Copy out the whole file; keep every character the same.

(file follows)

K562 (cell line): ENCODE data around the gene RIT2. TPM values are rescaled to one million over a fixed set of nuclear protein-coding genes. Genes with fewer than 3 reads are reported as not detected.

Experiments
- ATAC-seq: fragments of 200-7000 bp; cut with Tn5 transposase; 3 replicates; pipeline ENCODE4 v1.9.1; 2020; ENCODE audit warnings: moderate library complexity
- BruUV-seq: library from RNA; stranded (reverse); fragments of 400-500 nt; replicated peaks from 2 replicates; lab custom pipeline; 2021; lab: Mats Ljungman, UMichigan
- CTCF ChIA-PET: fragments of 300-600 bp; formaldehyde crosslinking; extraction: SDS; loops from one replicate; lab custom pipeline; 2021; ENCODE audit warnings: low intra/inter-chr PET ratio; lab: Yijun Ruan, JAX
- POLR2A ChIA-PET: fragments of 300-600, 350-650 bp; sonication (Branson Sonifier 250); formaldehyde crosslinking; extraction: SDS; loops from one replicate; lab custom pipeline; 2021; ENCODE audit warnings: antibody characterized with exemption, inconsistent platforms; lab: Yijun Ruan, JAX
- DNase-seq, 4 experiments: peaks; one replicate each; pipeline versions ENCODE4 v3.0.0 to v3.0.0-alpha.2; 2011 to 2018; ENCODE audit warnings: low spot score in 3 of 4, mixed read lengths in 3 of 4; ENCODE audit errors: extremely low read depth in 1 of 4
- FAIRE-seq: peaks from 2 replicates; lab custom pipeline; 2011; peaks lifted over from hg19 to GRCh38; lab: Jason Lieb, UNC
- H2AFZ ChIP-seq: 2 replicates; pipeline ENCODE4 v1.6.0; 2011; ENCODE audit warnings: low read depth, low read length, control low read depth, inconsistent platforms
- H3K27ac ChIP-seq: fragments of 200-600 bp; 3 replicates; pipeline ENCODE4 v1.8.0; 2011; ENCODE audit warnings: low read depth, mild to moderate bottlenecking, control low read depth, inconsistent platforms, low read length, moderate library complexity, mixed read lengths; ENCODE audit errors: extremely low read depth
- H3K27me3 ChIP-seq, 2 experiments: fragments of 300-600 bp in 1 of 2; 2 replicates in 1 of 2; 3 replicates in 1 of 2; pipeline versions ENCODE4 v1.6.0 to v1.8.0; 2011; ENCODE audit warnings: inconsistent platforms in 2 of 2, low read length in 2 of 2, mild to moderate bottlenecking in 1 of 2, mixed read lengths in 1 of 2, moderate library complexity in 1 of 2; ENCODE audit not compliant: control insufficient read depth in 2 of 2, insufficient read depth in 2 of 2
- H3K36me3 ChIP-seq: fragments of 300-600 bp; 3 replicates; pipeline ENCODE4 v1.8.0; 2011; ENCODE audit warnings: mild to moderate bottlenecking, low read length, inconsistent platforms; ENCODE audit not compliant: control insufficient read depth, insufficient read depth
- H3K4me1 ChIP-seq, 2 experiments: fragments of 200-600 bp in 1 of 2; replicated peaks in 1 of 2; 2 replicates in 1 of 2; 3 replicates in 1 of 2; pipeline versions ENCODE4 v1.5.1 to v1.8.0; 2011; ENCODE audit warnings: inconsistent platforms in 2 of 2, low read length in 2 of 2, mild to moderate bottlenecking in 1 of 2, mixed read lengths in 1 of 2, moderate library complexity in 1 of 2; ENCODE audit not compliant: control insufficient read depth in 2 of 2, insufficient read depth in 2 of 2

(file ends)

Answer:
K562 (cell line): ENCODE data around the gene RIT2. TPM values are rescaled to one million over a fixed set of nuclear protein-coding genes. Genes with fewer than 3 reads are reported as not detected.

Experiments
- ATAC-seq: fragments of 200-7000 bp; cut with Tn5 transposase; 3 replicates; pipeline ENCODE4 v1.9.1; 2020; ENCODE audit warnings: moderate library complexity
- BruUV-seq: library from RNA; stranded (reverse); fragments of 400-500 nt; replicated peaks from 2 replicates; lab custom pipeline; 2021; lab: Mats Ljungman, UMichigan
- CTCF ChIA-PET: fragments of 300-600 bp; formaldehyde crosslinking; extraction: SDS; loops from one replicate; lab custom pipeline; 2021; ENCODE audit warnings: low intra/inter-chr PET ratio; lab: Yijun Ruan, JAX
- POLR2A ChIA-PET: fragments of 300-600, 350-650 bp; sonication (Branson Sonifier 250); formaldehyde crosslinking; extraction: SDS; loops from one replicate; lab custom pipeline; 2021; ENCODE audit warnings: antibody characterized with exemption, inconsistent platforms; lab: Yijun Ruan, JAX
- DNase-seq, 4 experiments: peaks; one replicate each; pipeline versions ENCODE4 v3.0.0 to v3.0.0-alpha.2; 2011 to 2018; ENCODE audit warnings: low spot score in 3 of 4, mixed read lengths in 3 of 4; ENCODE audit errors: extremely low read depth in 1 of 4
- FAIRE-seq: peaks from 2 replicates; lab custom pipeline; 2011; peaks lifted over from hg19 to GRCh38; lab: Jason Lieb, UNC
- H2AFZ ChIP-seq: 2 replicates; pipeline ENCODE4 v1.6.0; 2011; ENCODE audit warnings: low read depth, low read length, control low read depth, inconsistent platforms
- H3K27ac ChIP-seq: fragments of 200-600 bp; 3 replicates; pipeline ENCODE4 v1.8.0; 2011; ENCODE audit warnings: low read depth, mild to moderate bottlenecking, control low read depth, inconsistent platforms, low read length, moderate library complexity, mixed read lengths; ENCODE audit errors: extremely low read depth
- H3K27me3 ChIP-seq, 2 experiments: fragments of 300-600 bp in 1 of 2; 2 replicates in 1 of 2; 3 replicates in 1 of 2; pipeline versions ENCODE4 v1.6.0 to v1.8.0; 2011; ENCODE audit warnings: inconsistent platforms in 2 of 2, low read length in 2 of 2, mild to moderate bottlenecking in 1 of 2, mixed read lengths in 1 of 2, moderate library complexity in 1 of 2; ENCODE audit not compliant: control insufficient read depth in 2 of 2, insufficient read depth in 2 of 2
- H3K36me3 ChIP-seq: fragments of 300-600 bp; 3 replicates; pipeline ENCODE4 v1.8.0; 2011; ENCODE audit warnings: mild to moderate bottlenecking, low read length, inconsistent platforms; ENCODE audit not compliant: control insufficient read depth, insufficient read depth
- H3K4me1 ChIP-seq, 2 experiments: fragments of 200-600 bp in 1 of 2; replicated peaks in 1 of 2; 2 replicates in 1 of 2; 3 replicates in 1 of 2; pipeline versions ENCODE4 v1.5.1 to v1.8.0; 2011; ENCODE audit warnings: inconsistent platforms in 2 of 2, low read length in 2 of 2, mild to moderate bottlenecking in 1 of 2, mixed read lengths in 1 of 2, moderate library complexity in 1 of 2; ENCODE audit not compliant: control insufficient read depth in 2 of 2, insufficient read depth in 2 of 2